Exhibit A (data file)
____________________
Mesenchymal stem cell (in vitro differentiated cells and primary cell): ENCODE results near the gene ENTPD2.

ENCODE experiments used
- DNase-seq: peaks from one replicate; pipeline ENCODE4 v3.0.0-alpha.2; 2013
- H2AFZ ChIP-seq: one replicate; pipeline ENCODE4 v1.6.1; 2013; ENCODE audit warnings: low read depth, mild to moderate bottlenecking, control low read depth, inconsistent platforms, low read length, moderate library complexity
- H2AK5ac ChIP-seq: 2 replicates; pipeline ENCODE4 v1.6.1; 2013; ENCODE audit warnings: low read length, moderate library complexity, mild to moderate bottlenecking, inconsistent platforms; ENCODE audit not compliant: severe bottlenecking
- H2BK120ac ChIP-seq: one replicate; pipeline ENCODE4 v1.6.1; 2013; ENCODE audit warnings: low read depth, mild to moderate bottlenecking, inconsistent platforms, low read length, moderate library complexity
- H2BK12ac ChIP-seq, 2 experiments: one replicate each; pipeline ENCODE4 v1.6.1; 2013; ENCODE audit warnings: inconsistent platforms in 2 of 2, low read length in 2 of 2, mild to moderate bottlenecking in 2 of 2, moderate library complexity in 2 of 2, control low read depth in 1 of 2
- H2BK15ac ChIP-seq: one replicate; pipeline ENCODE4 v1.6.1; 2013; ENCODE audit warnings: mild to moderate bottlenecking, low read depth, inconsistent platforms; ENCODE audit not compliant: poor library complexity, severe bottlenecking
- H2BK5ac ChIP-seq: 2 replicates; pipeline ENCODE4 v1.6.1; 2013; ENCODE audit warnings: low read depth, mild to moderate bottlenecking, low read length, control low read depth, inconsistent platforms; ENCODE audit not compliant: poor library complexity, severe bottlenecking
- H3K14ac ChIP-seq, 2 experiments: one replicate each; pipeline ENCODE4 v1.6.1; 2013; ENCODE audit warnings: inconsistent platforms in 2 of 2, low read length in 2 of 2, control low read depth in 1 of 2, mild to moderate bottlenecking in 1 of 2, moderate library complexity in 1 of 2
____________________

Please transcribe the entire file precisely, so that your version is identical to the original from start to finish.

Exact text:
Mesenchymal stem cell (in vitro differentiated cells and primary cell): ENCODE results near the gene ENTPD2.

ENCODE experiments used
- DNase-seq: peaks from one replicate; pipeline ENCODE4 v3.0.0-alpha.2; 2013
- H2AFZ ChIP-seq: one replicate; pipeline ENCODE4 v1.6.1; 2013; ENCODE audit warnings: low read depth, mild to moderate bottlenecking, control low read depth, inconsistent platforms, low read length, moderate library complexity
- H2AK5ac ChIP-seq: 2 replicates; pipeline ENCODE4 v1.6.1; 2013; ENCODE audit warnings: low read length, moderate library complexity, mild to moderate bottlenecking, inconsistent platforms; ENCODE audit not compliant: severe bottlenecking
- H2BK120ac ChIP-seq: one replicate; pipeline ENCODE4 v1.6.1; 2013; ENCODE audit warnings: low read depth, mild to moderate bottlenecking, inconsistent platforms, low read length, moderate library complexity
- H2BK12ac ChIP-seq, 2 experiments: one replicate each; pipeline ENCODE4 v1.6.1; 2013; ENCODE audit warnings: inconsistent platforms in 2 of 2, low read length in 2 of 2, mild to moderate bottlenecking in 2 of 2, moderate library complexity in 2 of 2, control low read depth in 1 of 2
- H2BK15ac ChIP-seq: one replicate; pipeline ENCODE4 v1.6.1; 2013; ENCODE audit warnings: mild to moderate bottlenecking, low read depth, inconsistent platforms; ENCODE audit not compliant: poor library complexity, severe bottlenecking
- H2BK5ac ChIP-seq: 2 replicates; pipeline ENCODE4 v1.6.1; 2013; ENCODE audit warnings: low read depth, mild to moderate bottlenecking, low read length, control low read depth, inconsistent platforms; ENCODE audit not compliant: poor library complexity, severe bottlenecking
- H3K14ac ChIP-seq, 2 experiments: one replicate each; pipeline ENCODE4 v1.6.1; 2013; ENCODE audit warnings: inconsistent platforms in 2 of 2, low read length in 2 of 2, control low read depth in 1 of 2, mild to moderate bottlenecking in 1 of 2, moderate library complexity in 1 of 2